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Installing Anthos Service Mesh on premises

This guide explains how to do a clean installation of Anthos Service Mesh version 1.8.6-asm.4 on Anthos clusters on VMware. If you have a previous version of Anthos Service Mesh installed, refer to Upgrading Anthos Service Mesh Anthos clusters on VMware. The installation enables the supported features on your cluster. This guide refers to the cluster as cluster1, but you can repeat these steps to set up many clusters.

About the control plane components

Anthos clusters on VMware comes with the following Istio components preinstalled:

  • The Anthos Service Mesh certificate authority (Citadel) is installed in the kube-system namespace.
  • Pilot and the Istio Ingress Gateway are installed in the gke-system namespace.

Anthos clusters on VMware uses these components to enable ingress and to secure communication between Google-controlled components. If you only need ingress functionality, you don't need to install OSS Istio or Anthos Service Mesh. For more information on configuring ingress, see Enabling ingress.

When you install Anthos Service Mesh, its components are installed in the istio-system namespace. Because the Anthos Service Mesh components are in a different namespace, they don't conflict with the Anthos clusters on VMware preinstalled Istio components.

Before you begin

Review the following requirements before you begin setup.

Requirements

  • You must have an Anthos subscription. Alternatively, a pay-as-you-go billing option is available for Anthos on Google Cloud only. For more information, see the Anthos Pricing guide.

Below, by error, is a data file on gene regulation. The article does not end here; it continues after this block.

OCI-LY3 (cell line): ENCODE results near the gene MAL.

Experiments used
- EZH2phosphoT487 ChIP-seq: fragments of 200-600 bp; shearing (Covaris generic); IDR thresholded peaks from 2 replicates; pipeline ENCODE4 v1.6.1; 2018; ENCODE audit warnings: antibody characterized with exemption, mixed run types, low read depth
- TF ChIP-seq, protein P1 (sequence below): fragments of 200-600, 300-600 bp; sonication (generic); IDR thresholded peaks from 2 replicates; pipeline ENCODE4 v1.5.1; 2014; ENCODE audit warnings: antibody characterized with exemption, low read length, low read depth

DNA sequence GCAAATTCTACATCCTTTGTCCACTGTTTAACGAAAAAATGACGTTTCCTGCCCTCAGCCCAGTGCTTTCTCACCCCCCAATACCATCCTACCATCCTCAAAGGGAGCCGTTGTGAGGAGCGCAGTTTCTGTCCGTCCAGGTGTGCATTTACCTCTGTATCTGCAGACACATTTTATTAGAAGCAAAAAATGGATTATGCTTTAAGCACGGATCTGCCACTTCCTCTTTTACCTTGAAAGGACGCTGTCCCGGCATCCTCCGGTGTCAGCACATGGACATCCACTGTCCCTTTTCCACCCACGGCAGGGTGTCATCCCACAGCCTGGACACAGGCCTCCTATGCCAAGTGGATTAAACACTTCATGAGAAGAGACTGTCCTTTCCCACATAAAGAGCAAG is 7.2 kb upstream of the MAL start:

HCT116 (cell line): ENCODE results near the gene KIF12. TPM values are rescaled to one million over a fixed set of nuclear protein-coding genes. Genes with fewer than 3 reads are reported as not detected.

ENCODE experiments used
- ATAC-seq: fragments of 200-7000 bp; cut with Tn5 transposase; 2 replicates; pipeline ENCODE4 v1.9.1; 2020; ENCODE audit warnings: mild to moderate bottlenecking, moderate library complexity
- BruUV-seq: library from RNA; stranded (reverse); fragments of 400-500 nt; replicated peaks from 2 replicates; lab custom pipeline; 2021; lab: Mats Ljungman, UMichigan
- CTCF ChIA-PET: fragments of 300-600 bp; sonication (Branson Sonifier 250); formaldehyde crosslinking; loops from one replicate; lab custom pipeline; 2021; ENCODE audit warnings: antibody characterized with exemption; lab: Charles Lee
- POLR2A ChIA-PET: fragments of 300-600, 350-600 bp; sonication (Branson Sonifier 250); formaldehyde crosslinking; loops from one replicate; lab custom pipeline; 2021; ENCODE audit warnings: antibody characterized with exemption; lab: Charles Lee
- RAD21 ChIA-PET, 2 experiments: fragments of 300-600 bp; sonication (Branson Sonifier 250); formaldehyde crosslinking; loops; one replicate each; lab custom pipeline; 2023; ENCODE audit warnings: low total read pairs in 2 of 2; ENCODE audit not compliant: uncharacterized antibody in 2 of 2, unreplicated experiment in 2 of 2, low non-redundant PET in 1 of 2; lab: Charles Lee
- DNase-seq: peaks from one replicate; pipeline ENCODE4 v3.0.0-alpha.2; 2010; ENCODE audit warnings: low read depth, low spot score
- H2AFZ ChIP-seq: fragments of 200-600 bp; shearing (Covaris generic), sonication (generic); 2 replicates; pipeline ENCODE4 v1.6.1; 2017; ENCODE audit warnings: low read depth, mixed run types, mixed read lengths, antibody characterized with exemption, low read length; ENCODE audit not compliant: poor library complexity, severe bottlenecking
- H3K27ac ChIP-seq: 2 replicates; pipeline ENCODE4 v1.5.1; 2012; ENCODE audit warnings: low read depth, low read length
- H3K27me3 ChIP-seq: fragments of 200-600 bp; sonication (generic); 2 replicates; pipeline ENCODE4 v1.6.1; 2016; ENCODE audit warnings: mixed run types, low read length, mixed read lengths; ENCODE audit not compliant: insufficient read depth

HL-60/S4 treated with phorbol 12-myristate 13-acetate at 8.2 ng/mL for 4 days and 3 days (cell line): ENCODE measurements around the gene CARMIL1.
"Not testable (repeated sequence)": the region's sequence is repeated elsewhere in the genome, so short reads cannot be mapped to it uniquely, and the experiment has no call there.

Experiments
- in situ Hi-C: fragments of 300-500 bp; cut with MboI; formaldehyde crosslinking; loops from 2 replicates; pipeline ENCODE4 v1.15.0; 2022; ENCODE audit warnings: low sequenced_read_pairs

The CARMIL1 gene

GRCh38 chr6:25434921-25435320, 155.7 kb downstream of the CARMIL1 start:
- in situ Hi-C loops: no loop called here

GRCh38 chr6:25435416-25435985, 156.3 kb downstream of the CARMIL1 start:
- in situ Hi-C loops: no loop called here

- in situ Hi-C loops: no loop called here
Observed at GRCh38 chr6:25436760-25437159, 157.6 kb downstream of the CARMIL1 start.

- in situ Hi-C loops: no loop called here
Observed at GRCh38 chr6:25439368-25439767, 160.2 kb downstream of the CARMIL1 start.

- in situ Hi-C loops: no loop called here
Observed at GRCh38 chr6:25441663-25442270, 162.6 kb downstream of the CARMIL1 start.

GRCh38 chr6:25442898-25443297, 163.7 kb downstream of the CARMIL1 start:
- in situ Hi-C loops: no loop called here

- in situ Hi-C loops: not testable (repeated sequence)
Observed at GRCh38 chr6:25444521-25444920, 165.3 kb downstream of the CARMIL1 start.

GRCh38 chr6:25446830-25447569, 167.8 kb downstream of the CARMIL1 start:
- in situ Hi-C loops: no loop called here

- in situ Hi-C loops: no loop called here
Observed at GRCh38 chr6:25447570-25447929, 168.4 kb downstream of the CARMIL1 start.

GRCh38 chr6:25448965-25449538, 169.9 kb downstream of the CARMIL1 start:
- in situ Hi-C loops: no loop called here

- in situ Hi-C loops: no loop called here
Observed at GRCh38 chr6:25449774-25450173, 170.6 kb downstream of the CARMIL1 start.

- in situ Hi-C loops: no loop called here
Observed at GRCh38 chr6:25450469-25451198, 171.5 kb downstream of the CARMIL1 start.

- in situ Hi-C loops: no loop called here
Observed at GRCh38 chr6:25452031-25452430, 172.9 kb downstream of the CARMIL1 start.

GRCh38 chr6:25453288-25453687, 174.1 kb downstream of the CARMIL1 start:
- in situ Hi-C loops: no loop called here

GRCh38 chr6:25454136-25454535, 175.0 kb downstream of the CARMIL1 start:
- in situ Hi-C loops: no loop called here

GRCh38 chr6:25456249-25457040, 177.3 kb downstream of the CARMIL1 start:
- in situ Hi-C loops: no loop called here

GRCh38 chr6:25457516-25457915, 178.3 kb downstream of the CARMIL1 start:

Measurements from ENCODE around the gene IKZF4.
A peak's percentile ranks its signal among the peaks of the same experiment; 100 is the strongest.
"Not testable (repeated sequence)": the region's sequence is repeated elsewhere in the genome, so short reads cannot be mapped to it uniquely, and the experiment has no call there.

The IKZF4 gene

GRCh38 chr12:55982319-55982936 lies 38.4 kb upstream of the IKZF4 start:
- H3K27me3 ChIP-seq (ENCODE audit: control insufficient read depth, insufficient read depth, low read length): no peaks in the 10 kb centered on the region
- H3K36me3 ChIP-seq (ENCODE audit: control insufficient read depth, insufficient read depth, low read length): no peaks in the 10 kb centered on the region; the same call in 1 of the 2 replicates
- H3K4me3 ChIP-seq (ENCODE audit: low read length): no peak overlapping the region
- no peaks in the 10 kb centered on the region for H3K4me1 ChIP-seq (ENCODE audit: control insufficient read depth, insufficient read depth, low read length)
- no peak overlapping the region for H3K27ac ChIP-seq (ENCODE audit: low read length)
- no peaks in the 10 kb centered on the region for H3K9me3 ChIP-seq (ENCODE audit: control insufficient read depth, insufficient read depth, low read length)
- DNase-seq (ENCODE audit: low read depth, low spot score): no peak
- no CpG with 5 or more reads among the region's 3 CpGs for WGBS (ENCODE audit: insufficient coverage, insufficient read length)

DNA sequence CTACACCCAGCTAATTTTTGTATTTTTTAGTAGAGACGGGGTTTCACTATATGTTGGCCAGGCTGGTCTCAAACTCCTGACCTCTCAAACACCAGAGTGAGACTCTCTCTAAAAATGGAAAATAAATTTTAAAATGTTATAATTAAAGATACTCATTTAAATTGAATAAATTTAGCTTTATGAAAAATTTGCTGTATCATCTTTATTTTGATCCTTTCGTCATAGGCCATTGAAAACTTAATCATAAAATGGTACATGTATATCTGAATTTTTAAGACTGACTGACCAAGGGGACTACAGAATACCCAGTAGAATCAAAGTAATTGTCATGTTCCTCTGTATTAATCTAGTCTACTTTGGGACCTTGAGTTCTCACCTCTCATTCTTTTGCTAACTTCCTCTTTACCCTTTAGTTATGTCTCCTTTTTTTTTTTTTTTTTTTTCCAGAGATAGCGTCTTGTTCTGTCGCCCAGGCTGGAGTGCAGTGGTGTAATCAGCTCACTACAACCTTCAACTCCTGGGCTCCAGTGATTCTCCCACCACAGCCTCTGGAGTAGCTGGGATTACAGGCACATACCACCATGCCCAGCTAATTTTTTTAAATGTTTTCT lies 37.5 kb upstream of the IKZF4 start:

• Verify that your user cluster that you install Anthos Service Mesh on has at least 4 vCPUs, 15 GB memory, and 4 nodes.

  • You must name your service ports using the following syntax: name: protocol[-suffix] where the square brackets indicate an optional suffix that must start with a dash. For more information, see Naming service ports.

  • Verify that your cluster version is listed in Supported environments. To check your cluster version, you can use the gkectl command line tool. If you don't have gkectl installed, see GKE on-prem downloads.

    gkectl version

Setting up your environment

You need the following tools on the computer where you control the installation process. Note that you can install Anthos Service Mesh only on a user cluster, not an admin cluster.

  • The curl command-line tool.
  • The Cloud SDK (the gcloud command-line tool).

After installing the Cloud SDK:

  1. Authenticate with the Cloud SDK:

    gcloud auth login
    
  2. Update the components:

    gcloud components update
    
  3. Install kubectl:

    gcloud components install kubectl
    
  4. If you want to deploy and test your installation with the Online Boutique sample application, install kpt:

    gcloud components install kpt
    

Setting environment variables